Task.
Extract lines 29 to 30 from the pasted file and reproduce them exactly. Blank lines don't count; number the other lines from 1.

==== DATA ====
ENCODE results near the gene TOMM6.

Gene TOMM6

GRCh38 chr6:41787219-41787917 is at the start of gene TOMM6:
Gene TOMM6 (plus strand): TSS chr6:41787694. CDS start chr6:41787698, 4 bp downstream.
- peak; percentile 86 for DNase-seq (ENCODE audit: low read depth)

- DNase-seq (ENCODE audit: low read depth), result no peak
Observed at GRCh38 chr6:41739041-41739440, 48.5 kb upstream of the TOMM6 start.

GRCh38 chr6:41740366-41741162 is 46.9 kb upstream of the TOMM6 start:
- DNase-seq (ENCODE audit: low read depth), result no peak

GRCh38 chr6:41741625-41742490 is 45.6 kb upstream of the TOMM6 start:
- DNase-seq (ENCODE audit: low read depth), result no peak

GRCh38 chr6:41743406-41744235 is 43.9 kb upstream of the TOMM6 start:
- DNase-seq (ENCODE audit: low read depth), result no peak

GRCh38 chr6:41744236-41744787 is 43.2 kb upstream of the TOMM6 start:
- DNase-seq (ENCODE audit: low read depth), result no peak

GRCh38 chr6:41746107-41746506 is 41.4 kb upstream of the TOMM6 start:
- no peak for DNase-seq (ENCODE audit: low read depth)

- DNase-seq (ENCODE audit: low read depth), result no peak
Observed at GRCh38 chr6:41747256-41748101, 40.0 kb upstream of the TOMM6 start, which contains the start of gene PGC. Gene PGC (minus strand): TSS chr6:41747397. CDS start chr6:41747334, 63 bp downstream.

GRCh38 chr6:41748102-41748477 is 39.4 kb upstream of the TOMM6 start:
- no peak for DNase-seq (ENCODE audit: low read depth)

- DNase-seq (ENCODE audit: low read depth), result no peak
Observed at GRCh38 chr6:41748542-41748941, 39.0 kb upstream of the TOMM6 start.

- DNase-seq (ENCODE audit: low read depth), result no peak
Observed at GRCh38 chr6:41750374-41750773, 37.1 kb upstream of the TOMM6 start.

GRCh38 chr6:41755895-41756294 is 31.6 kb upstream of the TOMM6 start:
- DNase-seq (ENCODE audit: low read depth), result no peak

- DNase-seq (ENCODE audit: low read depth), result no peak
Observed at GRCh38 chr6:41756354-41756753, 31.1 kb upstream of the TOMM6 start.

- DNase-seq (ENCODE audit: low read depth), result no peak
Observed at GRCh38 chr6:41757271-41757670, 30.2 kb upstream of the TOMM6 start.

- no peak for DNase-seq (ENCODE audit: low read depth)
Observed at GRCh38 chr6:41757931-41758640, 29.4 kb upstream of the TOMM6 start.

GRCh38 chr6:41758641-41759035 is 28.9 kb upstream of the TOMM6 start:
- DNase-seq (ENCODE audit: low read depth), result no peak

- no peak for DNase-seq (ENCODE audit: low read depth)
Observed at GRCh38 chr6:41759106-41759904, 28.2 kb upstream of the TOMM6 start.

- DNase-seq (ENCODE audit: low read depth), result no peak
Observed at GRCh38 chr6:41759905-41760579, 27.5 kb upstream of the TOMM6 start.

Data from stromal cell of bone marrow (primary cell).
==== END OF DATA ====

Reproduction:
Observed at GRCh38 chr6:41756354-41756753, 31.1 kb upstream of the TOMM6 start.

- DNase-seq (ENCODE audit: low read depth), result no peak